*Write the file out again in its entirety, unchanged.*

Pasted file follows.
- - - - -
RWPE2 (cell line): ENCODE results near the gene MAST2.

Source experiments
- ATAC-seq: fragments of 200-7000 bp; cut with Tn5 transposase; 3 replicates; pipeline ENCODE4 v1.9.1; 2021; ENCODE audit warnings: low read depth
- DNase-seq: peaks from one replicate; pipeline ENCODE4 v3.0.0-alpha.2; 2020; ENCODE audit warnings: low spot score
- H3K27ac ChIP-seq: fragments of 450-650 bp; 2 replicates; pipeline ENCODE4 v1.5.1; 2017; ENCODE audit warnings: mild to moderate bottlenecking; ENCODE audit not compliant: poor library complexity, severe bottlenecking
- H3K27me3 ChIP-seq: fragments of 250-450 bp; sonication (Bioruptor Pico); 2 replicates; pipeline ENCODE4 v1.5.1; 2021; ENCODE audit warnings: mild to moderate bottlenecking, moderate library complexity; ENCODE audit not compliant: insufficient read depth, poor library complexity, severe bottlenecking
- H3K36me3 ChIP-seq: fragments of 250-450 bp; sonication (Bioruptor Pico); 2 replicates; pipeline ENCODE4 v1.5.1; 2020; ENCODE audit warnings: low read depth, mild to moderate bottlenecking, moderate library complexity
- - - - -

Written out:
RWPE2 (cell line): ENCODE results near the gene MAST2.

Source experiments
- ATAC-seq: fragments of 200-7000 bp; cut with Tn5 transposase; 3 replicates; pipeline ENCODE4 v1.9.1; 2021; ENCODE audit warnings: low read depth
- DNase-seq: peaks from one replicate; pipeline ENCODE4 v3.0.0-alpha.2; 2020; ENCODE audit warnings: low spot score
- H3K27ac ChIP-seq: fragments of 450-650 bp; 2 replicates; pipeline ENCODE4 v1.5.1; 2017; ENCODE audit warnings: mild to moderate bottlenecking; ENCODE audit not compliant: poor library complexity, severe bottlenecking
- H3K27me3 ChIP-seq: fragments of 250-450 bp; sonication (Bioruptor Pico); 2 replicates; pipeline ENCODE4 v1.5.1; 2021; ENCODE audit warnings: mild to moderate bottlenecking, moderate library complexity; ENCODE audit not compliant: insufficient read depth, poor library complexity, severe bottlenecking
- H3K36me3 ChIP-seq: fragments of 250-450 bp; sonication (Bioruptor Pico); 2 replicates; pipeline ENCODE4 v1.5.1; 2020; ENCODE audit warnings: low read depth, mild to moderate bottlenecking, moderate library complexity